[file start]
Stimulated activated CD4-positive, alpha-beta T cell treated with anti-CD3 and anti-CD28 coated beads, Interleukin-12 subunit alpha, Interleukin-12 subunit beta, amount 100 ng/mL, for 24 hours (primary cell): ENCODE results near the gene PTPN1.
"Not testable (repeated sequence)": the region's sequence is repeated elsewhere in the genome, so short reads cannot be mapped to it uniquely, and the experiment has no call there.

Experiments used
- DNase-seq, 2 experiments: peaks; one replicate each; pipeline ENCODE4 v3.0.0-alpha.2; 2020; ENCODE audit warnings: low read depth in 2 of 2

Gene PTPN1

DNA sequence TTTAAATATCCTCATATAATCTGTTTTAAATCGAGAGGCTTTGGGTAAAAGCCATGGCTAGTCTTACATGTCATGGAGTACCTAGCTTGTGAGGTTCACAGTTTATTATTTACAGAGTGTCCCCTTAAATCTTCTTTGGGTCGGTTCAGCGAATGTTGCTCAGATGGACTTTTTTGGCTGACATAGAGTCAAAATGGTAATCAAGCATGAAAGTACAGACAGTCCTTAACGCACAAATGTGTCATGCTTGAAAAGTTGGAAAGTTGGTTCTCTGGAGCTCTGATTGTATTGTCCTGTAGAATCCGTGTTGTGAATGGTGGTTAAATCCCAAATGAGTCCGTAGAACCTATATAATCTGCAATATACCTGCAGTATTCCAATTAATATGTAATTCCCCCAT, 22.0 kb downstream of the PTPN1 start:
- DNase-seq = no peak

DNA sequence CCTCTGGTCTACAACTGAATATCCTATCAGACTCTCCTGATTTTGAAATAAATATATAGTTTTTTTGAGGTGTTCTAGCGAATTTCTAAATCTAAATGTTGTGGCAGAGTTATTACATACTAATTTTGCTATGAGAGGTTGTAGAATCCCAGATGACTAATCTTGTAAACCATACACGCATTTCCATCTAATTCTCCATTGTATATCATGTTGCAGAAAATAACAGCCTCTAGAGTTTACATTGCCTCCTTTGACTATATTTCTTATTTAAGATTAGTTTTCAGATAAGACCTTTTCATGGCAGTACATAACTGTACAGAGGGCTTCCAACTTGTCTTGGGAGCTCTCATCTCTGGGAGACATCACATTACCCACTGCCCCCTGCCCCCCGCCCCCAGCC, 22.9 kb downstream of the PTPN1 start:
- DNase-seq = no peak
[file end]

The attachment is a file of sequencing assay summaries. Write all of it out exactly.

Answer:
Stimulated activated CD4-positive, alpha-beta T cell treated with anti-CD3 and anti-CD28 coated beads, Interleukin-12 subunit alpha, Interleukin-12 subunit beta, amount 100 ng/mL, for 24 hours (primary cell): ENCODE results near the gene PTPN1.
"Not testable (repeated sequence)": the region's sequence is repeated elsewhere in the genome, so short reads cannot be mapped to it uniquely, and the experiment has no call there.

Experiments used
- DNase-seq, 2 experiments: peaks; one replicate each; pipeline ENCODE4 v3.0.0-alpha.2; 2020; ENCODE audit warnings: low read depth in 2 of 2

Gene PTPN1

DNA sequence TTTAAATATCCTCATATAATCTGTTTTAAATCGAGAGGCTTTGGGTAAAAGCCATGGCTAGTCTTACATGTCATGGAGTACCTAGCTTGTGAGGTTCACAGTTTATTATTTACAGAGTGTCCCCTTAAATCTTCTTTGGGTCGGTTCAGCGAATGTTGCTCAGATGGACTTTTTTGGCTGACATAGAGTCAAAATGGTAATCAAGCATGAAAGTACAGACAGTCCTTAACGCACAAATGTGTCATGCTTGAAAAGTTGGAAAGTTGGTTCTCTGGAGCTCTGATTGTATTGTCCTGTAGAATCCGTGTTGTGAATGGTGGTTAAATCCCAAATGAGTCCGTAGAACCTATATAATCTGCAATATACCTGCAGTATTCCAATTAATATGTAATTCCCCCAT, 22.0 kb downstream of the PTPN1 start:
- DNase-seq = no peak

DNA sequence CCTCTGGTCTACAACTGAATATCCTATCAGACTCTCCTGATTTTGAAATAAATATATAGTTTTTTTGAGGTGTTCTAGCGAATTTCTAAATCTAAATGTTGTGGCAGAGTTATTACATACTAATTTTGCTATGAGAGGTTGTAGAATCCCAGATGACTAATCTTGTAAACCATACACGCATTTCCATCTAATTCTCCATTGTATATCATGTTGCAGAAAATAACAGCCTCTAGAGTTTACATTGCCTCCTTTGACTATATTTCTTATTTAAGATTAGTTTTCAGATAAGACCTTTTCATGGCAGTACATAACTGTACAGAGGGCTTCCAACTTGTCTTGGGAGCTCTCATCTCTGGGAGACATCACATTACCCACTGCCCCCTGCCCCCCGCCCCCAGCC, 22.9 kb downstream of the PTPN1 start:
- DNase-seq = no peak